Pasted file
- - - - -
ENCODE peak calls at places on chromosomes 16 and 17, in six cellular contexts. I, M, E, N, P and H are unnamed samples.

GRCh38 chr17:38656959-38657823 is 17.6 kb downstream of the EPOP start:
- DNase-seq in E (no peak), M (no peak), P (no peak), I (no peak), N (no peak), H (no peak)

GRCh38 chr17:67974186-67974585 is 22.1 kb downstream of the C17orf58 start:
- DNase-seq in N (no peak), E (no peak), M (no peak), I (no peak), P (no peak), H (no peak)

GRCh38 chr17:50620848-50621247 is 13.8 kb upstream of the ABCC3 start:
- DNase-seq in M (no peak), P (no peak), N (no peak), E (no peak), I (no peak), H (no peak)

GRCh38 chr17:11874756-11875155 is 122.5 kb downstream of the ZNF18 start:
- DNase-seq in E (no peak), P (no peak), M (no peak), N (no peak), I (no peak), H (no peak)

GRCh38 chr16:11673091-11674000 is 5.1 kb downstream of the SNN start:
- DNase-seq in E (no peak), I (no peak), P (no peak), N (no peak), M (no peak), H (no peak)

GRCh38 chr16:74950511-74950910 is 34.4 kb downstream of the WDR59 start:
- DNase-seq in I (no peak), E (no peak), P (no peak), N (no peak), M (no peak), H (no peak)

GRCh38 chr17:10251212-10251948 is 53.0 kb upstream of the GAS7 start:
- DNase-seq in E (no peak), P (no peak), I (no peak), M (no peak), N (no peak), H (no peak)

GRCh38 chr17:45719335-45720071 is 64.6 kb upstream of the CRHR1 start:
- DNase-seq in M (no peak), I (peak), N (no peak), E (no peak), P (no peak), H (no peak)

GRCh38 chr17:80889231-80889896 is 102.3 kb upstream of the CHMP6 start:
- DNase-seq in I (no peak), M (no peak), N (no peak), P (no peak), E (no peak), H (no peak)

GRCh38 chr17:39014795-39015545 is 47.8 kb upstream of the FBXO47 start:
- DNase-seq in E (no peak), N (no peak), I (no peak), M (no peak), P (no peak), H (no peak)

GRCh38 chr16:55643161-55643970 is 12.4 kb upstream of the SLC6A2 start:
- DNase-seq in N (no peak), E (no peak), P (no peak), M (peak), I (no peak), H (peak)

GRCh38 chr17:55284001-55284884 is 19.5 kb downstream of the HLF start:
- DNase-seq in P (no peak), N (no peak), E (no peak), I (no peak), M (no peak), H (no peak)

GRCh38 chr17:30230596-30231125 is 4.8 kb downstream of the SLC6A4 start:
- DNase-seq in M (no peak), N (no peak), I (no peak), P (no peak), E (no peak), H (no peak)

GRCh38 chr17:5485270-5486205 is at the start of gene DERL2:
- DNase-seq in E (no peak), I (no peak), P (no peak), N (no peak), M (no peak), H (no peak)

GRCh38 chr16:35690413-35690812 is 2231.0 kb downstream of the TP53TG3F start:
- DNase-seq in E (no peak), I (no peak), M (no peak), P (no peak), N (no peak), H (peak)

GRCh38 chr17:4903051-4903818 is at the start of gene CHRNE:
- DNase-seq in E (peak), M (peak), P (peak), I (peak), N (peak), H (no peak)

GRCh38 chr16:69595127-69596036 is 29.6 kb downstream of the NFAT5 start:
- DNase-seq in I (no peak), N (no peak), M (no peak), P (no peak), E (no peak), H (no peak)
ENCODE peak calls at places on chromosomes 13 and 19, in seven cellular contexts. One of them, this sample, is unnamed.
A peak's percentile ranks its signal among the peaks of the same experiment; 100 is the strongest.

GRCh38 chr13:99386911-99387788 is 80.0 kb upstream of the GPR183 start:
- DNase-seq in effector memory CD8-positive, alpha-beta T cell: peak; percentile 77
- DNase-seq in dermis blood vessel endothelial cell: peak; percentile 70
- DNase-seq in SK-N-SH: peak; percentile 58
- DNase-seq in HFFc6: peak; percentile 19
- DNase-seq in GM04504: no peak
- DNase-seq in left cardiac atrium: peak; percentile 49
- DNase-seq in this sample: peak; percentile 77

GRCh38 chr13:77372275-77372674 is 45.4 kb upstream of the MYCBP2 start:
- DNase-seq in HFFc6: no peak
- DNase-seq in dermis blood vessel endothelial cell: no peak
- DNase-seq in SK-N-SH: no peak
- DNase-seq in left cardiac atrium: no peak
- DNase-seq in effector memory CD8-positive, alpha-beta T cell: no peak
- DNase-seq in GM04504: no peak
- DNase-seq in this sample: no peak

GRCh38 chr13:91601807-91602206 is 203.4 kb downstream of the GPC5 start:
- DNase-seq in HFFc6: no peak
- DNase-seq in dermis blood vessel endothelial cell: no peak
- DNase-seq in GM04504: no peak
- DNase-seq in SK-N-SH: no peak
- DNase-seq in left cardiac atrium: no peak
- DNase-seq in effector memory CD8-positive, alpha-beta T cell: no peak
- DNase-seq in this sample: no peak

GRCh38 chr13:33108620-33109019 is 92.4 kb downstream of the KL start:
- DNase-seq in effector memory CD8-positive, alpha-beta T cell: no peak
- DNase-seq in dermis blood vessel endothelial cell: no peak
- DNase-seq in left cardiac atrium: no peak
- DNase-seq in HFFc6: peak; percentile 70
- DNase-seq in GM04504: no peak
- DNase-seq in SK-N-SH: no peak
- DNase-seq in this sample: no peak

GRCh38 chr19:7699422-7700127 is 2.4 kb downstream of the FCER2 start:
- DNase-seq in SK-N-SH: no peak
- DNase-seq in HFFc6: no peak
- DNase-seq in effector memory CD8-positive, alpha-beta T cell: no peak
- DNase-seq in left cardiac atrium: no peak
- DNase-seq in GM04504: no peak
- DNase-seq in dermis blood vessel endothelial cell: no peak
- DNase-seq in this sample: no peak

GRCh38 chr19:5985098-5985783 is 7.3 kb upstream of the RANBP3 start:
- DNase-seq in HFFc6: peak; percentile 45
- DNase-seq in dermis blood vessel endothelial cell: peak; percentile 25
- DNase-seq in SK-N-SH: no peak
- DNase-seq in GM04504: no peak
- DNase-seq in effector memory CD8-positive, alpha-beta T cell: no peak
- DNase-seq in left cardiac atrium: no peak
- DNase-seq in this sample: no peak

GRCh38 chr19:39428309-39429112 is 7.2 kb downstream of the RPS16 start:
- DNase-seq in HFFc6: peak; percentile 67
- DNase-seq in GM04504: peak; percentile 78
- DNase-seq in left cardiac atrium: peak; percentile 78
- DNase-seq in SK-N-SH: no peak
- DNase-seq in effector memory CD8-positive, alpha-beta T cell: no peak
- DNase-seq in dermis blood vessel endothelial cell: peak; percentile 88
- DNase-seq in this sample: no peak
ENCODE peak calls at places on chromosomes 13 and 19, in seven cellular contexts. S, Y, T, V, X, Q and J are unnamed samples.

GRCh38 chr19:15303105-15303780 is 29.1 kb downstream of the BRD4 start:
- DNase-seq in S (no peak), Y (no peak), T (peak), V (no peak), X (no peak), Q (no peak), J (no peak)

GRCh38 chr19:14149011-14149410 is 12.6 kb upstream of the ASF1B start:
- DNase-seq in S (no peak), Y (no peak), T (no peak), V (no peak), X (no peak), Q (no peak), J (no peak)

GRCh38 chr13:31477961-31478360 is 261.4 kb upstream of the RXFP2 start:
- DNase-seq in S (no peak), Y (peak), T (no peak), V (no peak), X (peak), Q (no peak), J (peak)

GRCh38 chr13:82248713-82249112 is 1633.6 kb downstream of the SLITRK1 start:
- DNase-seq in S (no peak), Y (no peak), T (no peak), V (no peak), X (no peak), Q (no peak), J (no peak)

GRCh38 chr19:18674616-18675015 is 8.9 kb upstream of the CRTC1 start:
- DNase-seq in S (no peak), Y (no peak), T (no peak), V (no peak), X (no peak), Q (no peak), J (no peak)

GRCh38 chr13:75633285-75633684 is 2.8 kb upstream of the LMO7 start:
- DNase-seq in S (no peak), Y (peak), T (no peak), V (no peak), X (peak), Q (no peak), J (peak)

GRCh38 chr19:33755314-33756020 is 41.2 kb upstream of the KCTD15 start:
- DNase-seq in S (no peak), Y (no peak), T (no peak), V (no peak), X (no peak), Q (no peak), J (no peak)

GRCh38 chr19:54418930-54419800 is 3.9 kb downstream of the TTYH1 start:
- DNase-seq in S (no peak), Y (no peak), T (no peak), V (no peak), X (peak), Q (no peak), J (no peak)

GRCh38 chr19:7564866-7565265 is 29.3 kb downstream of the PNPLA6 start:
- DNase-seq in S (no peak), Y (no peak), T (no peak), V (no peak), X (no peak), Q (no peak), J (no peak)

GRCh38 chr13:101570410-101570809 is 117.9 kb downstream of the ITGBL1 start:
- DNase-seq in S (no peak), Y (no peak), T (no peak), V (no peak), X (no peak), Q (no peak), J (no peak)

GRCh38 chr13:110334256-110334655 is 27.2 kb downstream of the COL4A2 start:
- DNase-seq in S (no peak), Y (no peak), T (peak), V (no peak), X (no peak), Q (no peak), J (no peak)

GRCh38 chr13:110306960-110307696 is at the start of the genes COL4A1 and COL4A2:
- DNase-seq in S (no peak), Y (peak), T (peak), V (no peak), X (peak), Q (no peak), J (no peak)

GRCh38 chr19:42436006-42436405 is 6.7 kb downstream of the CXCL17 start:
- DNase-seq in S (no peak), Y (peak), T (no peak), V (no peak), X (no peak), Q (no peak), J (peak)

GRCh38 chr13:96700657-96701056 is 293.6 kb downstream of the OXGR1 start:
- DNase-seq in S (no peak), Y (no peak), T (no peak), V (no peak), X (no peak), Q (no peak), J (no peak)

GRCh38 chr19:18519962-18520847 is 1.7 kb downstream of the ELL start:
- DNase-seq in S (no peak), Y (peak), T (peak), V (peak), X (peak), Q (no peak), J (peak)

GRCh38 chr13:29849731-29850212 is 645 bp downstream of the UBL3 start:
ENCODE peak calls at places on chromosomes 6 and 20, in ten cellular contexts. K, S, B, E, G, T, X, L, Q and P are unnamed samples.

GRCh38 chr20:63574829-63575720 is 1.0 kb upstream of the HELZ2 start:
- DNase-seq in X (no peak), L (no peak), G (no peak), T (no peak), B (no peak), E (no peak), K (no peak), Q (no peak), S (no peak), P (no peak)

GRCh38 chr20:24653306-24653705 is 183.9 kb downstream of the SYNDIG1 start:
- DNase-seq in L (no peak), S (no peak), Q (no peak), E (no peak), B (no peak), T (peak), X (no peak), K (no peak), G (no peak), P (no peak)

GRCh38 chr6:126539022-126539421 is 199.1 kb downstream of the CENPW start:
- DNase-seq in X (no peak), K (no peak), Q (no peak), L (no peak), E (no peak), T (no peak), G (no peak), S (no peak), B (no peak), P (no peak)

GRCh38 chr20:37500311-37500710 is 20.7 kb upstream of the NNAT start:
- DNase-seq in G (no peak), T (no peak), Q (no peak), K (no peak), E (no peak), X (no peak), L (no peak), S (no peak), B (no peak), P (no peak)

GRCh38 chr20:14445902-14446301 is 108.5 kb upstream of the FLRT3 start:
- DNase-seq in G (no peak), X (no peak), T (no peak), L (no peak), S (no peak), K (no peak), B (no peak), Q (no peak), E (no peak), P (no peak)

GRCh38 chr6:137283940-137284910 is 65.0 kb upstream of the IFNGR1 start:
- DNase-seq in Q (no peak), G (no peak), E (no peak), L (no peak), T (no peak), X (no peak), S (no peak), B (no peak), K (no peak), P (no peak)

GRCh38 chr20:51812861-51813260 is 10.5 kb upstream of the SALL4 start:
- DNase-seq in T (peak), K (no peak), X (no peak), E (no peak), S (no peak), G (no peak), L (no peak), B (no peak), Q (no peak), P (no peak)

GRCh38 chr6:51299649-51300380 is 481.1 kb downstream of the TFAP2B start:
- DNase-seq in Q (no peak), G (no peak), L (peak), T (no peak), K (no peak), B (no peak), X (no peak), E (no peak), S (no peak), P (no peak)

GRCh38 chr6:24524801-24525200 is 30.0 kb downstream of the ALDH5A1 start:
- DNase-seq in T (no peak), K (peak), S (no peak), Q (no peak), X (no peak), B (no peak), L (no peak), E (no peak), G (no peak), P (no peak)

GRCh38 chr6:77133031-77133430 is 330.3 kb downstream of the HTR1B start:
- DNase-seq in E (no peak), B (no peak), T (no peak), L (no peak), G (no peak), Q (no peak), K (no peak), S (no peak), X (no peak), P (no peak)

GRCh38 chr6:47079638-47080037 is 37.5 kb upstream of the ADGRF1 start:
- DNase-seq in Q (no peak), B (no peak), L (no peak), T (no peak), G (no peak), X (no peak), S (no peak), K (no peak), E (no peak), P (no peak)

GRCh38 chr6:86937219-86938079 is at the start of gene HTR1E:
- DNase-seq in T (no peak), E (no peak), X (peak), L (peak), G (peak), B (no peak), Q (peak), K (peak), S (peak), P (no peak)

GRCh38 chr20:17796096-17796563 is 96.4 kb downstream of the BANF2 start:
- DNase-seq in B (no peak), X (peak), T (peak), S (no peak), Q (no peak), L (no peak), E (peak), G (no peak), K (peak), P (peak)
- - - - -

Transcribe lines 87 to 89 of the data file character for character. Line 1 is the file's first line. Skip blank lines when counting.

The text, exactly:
- DNase-seq in HFFc6: peak; percentile 67
- DNase-seq in GM04504: peak; percentile 78
- DNase-seq in left cardiac atrium: peak; percentile 78